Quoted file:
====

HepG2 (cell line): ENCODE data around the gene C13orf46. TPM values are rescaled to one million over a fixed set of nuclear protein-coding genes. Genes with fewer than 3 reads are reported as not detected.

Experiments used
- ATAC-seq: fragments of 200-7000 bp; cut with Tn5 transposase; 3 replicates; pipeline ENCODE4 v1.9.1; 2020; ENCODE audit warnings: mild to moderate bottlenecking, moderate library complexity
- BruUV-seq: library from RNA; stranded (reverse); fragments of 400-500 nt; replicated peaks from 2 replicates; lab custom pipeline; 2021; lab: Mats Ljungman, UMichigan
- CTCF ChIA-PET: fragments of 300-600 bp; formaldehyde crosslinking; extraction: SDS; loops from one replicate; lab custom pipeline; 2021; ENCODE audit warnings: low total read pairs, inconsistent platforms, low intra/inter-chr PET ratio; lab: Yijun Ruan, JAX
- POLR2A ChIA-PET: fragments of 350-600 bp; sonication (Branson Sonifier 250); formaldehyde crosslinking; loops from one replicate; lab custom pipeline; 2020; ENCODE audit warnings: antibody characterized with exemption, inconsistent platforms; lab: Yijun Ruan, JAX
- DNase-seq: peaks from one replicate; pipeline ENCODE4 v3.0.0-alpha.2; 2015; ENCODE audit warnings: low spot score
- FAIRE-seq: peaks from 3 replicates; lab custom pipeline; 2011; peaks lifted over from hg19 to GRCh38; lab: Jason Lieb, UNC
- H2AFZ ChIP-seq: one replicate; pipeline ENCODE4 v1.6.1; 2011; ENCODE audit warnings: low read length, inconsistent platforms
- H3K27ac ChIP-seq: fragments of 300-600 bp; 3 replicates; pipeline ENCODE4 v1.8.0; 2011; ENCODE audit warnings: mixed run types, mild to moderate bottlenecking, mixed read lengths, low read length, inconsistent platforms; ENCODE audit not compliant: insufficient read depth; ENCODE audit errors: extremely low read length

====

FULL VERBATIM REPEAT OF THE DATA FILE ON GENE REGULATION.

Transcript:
HepG2 (cell line): ENCODE data around the gene C13orf46. TPM values are rescaled to one million over a fixed set of nuclear protein-coding genes. Genes with fewer than 3 reads are reported as not detected.

Experiments used
- ATAC-seq: fragments of 200-7000 bp; cut with Tn5 transposase; 3 replicates; pipeline ENCODE4 v1.9.1; 2020; ENCODE audit warnings: mild to moderate bottlenecking, moderate library complexity
- BruUV-seq: library from RNA; stranded (reverse); fragments of 400-500 nt; replicated peaks from 2 replicates; lab custom pipeline; 2021; lab: Mats Ljungman, UMichigan
- CTCF ChIA-PET: fragments of 300-600 bp; formaldehyde crosslinking; extraction: SDS; loops from one replicate; lab custom pipeline; 2021; ENCODE audit warnings: low total read pairs, inconsistent platforms, low intra/inter-chr PET ratio; lab: Yijun Ruan, JAX
- POLR2A ChIA-PET: fragments of 350-600 bp; sonication (Branson Sonifier 250); formaldehyde crosslinking; loops from one replicate; lab custom pipeline; 2020; ENCODE audit warnings: antibody characterized with exemption, inconsistent platforms; lab: Yijun Ruan, JAX
- DNase-seq: peaks from one replicate; pipeline ENCODE4 v3.0.0-alpha.2; 2015; ENCODE audit warnings: low spot score
- FAIRE-seq: peaks from 3 replicates; lab custom pipeline; 2011; peaks lifted over from hg19 to GRCh38; lab: Jason Lieb, UNC
- H2AFZ ChIP-seq: one replicate; pipeline ENCODE4 v1.6.1; 2011; ENCODE audit warnings: low read length, inconsistent platforms
- H3K27ac ChIP-seq: fragments of 300-600 bp; 3 replicates; pipeline ENCODE4 v1.8.0; 2011; ENCODE audit warnings: mixed run types, mild to moderate bottlenecking, mixed read lengths, low read length, inconsistent platforms; ENCODE audit not compliant: insufficient read depth; ENCODE audit errors: extremely low read length